Comment of the Day: Coming Out Will Change The World

Jim Burroway

May 16th, 2008

We’ve got a great groups of commentors here, and I’ve noticed some real gems this past week. Maybe we should start a series. Maybe not a daily one, but you know what I mean.

If this does end up becoming a regular series, then consider this one the first installment.

In response to Timothy Kincaid’s post, Make It Personal, Kim Ridley writes:

This really works! Coming out is what will change the world.

Let me tell you a story.

I live in small town Kentucky. My partner and I (I guess she’s my fiance now. We are moving back to California in July and will be married Labor Day Weekend) hang out at a local bar. It’s redneck as hell – barfights, country karaoke, the whole deal. Everyone had always been nice to us and most people were aware we were a couple, certainly all of the people I would consider my friends. One day, a woman came into the bar, walked up to me and asked me if Kristen and I were a couple. (I’d gotten this question before, never had a negative response, and thought nothing of it). I said “yes”. She said “go home.”

Within minutes, the entire population of the bar was on their feet, forcing this woman to leave. It was Kristen and I that kept the whole thing from coming to blows, on our behalf. People I’d never really met were coming up to me and telling me that the woman had no right to say that to me. That we were welcome there. That her bigotry was not. I had people telling me that they had gay friends, gay cousins, gay brothers.

I’d never felt so accepted, so loved, in my life. Come out. Come out as a couple. It’s easy to hate faceless people. It’s hard to hate your friends.

Phil J

May 17th, 2008

It’s a lovely story and a fantastic sentiment but as a GLBT Kentucky native I can tell you for every one story of acceptance there are a dozen blood drenched police reports and broken homes. Coming out in the south is taking your life in your own hands. I applaud those that make that commitment to live out loud, but I realize that the closet has yet to outlive it’s usefulness.

Great article and keep up the good work.

Steve - Geneva, IL

May 17th, 2008

I am a single father. I moved to a townhouse complex in 1998 and there was a single mother 2 doors down from me. She attends a huge megachurch which is probably the most gay hating church in the area.

Shortly after I moved here it became clear that she had a “thing” for me. I’m guessing it is attractive to a single mother to see a loving ,committed, single father raising children by himself. Although I was always very friendly to her, I obviously never did anything to respond to her in any way but platonic. Eventually she went from hitting on me to not talking to me. I guess she was hurt or offended that I didn’t take the bait.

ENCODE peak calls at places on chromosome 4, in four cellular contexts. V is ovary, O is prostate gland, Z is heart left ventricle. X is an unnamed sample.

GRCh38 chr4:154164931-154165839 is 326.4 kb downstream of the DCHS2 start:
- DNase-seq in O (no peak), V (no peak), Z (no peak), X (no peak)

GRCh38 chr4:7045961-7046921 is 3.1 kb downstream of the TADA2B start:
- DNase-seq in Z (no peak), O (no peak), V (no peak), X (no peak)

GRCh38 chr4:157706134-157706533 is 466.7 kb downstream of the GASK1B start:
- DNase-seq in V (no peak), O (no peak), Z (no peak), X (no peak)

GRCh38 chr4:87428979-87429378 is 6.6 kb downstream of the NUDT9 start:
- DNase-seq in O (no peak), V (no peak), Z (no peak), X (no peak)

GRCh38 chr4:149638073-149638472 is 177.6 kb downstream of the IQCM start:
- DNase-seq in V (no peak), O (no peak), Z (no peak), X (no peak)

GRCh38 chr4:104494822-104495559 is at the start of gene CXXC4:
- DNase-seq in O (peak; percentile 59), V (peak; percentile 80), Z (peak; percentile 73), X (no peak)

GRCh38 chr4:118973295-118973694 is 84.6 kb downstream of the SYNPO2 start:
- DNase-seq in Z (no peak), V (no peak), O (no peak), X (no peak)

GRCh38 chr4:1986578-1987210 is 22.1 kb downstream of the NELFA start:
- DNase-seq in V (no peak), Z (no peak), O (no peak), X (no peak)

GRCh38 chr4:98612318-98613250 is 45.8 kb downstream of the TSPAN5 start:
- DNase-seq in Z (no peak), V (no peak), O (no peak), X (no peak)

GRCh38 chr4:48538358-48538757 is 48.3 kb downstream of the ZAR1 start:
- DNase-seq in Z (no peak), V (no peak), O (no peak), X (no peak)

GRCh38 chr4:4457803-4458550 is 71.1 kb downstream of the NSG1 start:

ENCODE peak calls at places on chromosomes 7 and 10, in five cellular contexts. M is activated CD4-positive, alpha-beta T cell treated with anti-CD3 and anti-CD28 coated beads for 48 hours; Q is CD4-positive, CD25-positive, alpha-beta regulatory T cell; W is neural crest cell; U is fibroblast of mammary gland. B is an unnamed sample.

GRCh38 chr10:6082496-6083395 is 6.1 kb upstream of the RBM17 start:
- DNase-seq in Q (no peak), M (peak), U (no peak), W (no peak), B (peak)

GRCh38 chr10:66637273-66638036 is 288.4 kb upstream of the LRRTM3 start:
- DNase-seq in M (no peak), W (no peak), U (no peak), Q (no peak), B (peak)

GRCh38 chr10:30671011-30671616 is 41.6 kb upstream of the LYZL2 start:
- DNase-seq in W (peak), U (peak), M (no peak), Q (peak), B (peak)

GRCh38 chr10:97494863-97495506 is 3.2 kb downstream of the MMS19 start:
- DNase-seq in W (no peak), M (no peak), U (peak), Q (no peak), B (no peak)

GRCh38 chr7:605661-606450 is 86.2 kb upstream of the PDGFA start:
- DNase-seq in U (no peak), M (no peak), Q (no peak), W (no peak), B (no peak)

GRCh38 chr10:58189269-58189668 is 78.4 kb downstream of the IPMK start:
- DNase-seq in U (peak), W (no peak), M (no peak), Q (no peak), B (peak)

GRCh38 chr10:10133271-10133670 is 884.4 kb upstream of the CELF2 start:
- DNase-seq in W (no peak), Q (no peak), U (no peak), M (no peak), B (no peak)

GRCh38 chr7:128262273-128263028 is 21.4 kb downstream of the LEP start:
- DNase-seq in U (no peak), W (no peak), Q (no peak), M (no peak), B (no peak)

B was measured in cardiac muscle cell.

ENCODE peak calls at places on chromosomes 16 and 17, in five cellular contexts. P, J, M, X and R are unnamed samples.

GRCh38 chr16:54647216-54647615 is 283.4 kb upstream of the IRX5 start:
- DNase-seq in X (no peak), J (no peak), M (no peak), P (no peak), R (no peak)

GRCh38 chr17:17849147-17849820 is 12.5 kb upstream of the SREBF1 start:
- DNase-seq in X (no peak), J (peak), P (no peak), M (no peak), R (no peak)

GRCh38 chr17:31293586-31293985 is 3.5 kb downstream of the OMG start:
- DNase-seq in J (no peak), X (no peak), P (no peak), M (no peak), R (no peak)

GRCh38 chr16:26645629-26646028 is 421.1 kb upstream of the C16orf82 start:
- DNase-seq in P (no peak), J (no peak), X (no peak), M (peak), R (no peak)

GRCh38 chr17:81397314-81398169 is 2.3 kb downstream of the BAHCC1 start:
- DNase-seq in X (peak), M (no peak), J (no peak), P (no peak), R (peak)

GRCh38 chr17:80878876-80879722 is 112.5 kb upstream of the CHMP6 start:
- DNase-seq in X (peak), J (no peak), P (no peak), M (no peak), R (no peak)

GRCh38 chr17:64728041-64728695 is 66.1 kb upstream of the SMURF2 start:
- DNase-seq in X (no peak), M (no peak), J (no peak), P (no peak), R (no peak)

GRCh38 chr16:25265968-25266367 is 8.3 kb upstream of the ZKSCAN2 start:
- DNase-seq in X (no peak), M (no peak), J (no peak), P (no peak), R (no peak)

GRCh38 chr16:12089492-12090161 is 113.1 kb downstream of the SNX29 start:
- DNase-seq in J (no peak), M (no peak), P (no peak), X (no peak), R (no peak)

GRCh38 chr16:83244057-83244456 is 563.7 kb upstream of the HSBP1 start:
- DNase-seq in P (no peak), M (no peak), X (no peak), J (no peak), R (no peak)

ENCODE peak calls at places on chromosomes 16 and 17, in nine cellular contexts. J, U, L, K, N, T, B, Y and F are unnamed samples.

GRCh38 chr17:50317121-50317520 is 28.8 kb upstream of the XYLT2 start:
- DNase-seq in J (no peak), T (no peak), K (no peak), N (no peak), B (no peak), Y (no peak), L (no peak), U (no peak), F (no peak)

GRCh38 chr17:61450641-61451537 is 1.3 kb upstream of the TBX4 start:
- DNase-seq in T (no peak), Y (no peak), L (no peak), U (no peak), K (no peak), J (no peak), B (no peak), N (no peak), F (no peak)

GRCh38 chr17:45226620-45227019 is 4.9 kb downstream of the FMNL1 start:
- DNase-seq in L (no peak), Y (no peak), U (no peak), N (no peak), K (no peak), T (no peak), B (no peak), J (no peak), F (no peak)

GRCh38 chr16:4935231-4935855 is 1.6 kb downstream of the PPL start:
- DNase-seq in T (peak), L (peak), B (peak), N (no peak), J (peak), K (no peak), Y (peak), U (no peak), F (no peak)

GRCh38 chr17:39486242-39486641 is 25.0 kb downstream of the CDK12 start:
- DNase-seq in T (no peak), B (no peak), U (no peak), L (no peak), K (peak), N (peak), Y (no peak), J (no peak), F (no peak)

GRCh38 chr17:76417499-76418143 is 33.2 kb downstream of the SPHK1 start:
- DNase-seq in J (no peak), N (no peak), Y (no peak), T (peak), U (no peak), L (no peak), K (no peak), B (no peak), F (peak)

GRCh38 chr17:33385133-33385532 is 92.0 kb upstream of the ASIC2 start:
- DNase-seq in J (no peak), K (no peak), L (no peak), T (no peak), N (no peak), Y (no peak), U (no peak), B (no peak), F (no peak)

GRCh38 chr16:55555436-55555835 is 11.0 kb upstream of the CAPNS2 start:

About a year later I decided to come out to some of my neighbors and since they talk, I essentially came out to all of them which was fine. All of a sudden she was very nice to me again because she no longer took it personally that I wasn’t interested in her. In a later discussion she told me that she had never really known any gay people and just assumed we were all like the people her church and James Dobson described. That I changed her views on gay people and gay parenting. That before she knew I was gay, she had believed what her church said about how gays were automatically unfit to be parents. She said that I was always her “model” father and by coming out, it made her realize that what her church was saying was not true.

The bottom line is that millions of people are told that we are depraved, God hating, sex fiends who’s main goal in life is to destroy the American family. They trust the people who tell them this and have no way of learning anything different. The progress on the legal front is certainly encouraging, especially what just happened in California. But even that is tenuous when it can be overturned by a simple majority of the people. Our families will always be at higher risk until we change the hearts of people. That is happening one person at a time and the way that is going to continue to happen is by coming out.

Jason D

May 18th, 2008

While I don’t have a specific story in which Coming Out saved the day in any respect, I do know that my Coming Out has changed a lot of people’s perceptions of gays.

My brother and my father come to mind, as they were originally quite resistant, but have since come around. My brother gave me the whole “that’s okay, just don’t talk to me about it.” thing (which I ignored) and my father smiled to my face and said evil things about gays when I wasn’t around. But now, they are both 100% accepting. My father always asks things like “is your new gym gay-friendly?” My partner is fully accepted into the family, welcome in my parent’s home, and treated as if we are already married.
Aside from that I have often been told I am “the coolest gay dude” by straight men who originally wouldn’t want anything to do with gays. The type of straight men who are actually kind of scared of gay people have said that they do not feel threatened or uncomfortable around me.


May 18th, 2008

This is also true in the military (contrary to popular belief the majority of servicemembers are not low-IQ knuckleheads), and this is what is eroding “Don’t Ask Don’t Tell”.

I was in the Navy, and because I had developed deep-seeded friendships with men and women for whom I would have given my life, I was able to quietly open a few minds one by one.

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